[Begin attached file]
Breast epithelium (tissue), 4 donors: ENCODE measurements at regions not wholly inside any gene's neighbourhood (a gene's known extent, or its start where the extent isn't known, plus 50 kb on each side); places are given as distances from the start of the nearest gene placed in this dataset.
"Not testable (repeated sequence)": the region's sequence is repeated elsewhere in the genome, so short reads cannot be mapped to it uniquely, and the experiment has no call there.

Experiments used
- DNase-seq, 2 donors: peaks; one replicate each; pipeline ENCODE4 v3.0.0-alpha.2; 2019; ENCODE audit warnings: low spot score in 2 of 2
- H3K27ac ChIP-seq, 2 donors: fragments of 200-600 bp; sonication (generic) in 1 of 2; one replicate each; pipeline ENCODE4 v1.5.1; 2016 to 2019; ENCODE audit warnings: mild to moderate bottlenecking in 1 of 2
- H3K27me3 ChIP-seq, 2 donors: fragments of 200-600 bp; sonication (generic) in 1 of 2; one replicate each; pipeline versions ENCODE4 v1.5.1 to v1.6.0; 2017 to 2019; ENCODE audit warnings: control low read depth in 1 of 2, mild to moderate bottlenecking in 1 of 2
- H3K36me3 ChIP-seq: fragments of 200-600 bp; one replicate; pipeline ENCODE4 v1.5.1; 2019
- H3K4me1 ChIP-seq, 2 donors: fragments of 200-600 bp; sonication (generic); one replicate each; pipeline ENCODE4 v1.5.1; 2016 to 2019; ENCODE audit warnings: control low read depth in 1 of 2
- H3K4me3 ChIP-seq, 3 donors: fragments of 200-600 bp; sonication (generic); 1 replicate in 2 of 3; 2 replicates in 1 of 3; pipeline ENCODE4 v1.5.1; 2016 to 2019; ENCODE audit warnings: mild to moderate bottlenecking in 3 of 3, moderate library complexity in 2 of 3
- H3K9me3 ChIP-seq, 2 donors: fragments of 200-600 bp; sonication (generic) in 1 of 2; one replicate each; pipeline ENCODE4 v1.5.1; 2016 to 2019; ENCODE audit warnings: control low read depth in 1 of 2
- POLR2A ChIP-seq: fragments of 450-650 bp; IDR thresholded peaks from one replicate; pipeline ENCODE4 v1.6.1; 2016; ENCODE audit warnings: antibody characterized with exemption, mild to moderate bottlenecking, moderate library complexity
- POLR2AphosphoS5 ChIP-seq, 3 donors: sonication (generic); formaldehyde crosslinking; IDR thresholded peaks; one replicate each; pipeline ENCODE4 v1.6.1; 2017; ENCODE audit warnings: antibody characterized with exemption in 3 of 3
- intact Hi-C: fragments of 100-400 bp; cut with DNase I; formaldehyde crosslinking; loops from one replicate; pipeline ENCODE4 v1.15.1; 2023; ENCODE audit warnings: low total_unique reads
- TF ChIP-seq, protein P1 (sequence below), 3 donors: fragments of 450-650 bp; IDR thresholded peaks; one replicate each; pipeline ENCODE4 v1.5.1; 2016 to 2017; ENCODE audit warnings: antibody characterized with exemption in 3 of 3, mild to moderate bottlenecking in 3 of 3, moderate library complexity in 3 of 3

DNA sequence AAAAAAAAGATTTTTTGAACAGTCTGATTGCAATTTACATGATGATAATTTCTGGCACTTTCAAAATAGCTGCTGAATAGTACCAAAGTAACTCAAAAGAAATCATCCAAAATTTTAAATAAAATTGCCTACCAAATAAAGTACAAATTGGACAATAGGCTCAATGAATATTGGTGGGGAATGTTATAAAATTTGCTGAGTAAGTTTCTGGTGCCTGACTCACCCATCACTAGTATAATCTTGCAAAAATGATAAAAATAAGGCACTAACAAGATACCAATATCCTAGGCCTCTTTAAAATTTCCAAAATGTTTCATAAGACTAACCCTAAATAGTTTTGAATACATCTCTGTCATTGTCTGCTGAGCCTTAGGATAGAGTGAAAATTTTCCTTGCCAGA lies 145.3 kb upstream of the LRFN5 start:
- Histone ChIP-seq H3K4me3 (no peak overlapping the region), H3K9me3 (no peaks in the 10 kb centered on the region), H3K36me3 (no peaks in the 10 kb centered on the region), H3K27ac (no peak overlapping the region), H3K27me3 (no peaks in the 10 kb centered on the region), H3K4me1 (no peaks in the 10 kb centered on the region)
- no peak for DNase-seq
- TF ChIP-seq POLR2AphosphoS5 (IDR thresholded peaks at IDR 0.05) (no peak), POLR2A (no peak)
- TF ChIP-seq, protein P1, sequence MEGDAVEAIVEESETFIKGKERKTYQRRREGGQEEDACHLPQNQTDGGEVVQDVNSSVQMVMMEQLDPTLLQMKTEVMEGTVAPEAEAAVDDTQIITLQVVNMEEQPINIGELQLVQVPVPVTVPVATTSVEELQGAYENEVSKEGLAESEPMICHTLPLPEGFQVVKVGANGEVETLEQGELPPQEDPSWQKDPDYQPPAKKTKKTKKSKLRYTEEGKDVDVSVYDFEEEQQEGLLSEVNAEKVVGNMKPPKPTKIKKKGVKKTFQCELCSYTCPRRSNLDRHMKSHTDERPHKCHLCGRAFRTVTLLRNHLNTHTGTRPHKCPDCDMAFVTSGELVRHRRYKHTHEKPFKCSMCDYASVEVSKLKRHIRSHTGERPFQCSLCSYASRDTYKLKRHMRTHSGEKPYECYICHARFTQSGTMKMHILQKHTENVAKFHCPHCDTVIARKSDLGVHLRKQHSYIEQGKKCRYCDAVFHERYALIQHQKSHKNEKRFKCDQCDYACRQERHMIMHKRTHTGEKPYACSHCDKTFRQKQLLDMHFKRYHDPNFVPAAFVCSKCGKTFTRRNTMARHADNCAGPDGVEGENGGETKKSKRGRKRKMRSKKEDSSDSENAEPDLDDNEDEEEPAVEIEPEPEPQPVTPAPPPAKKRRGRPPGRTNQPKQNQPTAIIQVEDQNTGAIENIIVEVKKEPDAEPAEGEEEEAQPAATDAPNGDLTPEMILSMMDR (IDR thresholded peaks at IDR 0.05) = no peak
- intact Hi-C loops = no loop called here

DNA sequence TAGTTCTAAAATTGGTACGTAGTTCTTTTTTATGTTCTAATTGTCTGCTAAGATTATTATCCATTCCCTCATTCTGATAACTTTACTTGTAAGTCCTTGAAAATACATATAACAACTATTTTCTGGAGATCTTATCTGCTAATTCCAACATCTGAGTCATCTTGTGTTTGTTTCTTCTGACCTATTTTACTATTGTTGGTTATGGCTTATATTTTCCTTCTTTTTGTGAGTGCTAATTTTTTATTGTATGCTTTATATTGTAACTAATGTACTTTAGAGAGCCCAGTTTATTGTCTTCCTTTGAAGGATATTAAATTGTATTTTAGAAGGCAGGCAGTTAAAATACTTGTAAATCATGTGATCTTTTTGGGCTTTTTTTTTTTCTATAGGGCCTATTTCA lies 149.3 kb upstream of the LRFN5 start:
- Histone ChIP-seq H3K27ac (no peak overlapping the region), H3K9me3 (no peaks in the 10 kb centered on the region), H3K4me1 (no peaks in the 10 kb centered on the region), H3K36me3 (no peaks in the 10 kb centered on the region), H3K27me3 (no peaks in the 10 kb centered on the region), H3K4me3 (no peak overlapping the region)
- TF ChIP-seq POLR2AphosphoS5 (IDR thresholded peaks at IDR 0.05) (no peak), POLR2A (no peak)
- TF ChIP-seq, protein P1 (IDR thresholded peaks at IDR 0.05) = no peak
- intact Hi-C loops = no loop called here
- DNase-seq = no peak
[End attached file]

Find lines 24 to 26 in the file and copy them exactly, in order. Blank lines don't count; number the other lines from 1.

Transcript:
- TF ChIP-seq, protein P1 (IDR thresholded peaks at IDR 0.05) = no peak
- intact Hi-C loops = no loop called here
- DNase-seq = no peak